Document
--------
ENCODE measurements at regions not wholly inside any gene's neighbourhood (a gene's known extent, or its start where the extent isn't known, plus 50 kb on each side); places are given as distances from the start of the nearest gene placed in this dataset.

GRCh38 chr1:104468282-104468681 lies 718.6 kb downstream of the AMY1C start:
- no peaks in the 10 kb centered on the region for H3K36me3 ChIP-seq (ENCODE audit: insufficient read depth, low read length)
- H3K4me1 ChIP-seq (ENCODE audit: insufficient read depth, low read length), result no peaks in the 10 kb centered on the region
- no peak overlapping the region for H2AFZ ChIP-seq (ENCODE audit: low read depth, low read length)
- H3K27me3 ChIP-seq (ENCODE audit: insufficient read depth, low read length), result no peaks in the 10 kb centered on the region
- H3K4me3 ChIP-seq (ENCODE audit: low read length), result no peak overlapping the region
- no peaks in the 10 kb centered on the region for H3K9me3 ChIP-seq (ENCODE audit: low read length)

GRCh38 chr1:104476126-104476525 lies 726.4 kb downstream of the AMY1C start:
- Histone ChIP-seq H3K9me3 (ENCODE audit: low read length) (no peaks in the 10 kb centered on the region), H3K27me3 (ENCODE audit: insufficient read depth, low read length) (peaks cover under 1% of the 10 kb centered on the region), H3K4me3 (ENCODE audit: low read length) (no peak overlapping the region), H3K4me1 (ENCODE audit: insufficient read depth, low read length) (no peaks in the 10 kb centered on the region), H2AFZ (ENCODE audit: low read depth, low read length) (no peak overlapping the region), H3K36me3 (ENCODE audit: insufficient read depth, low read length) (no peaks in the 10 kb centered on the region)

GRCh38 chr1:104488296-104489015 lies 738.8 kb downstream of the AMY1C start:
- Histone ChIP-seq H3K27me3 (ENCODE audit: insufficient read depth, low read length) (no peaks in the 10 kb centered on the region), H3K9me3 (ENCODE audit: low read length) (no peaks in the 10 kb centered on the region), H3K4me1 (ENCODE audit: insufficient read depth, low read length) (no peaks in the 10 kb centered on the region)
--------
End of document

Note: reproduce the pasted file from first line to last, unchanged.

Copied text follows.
ENCODE measurements at regions not wholly inside any gene's neighbourhood (a gene's known extent, or its start where the extent isn't known, plus 50 kb on each side); places are given as distances from the start of the nearest gene placed in this dataset.

GRCh38 chr1:104468282-104468681 lies 718.6 kb downstream of the AMY1C start:
- no peaks in the 10 kb centered on the region for H3K36me3 ChIP-seq (ENCODE audit: insufficient read depth, low read length)
- H3K4me1 ChIP-seq (ENCODE audit: insufficient read depth, low read length), result no peaks in the 10 kb centered on the region
- no peak overlapping the region for H2AFZ ChIP-seq (ENCODE audit: low read depth, low read length)
- H3K27me3 ChIP-seq (ENCODE audit: insufficient read depth, low read length), result no peaks in the 10 kb centered on the region
- H3K4me3 ChIP-seq (ENCODE audit: low read length), result no peak overlapping the region
- no peaks in the 10 kb centered on the region for H3K9me3 ChIP-seq (ENCODE audit: low read length)

GRCh38 chr1:104476126-104476525 lies 726.4 kb downstream of the AMY1C start:
- Histone ChIP-seq H3K9me3 (ENCODE audit: low read length) (no peaks in the 10 kb centered on the region), H3K27me3 (ENCODE audit: insufficient read depth, low read length) (peaks cover under 1% of the 10 kb centered on the region), H3K4me3 (ENCODE audit: low read length) (no peak overlapping the region), H3K4me1 (ENCODE audit: insufficient read depth, low read length) (no peaks in the 10 kb centered on the region), H2AFZ (ENCODE audit: low read depth, low read length) (no peak overlapping the region), H3K36me3 (ENCODE audit: insufficient read depth, low read length) (no peaks in the 10 kb centered on the region)

GRCh38 chr1:104488296-104489015 lies 738.8 kb downstream of the AMY1C start:
- Histone ChIP-seq H3K27me3 (ENCODE audit: insufficient read depth, low read length) (no peaks in the 10 kb centered on the region), H3K9me3 (ENCODE audit: low read length) (no peaks in the 10 kb centered on the region), H3K4me1 (ENCODE audit: insufficient read depth, low read length) (no peaks in the 10 kb centered on the region)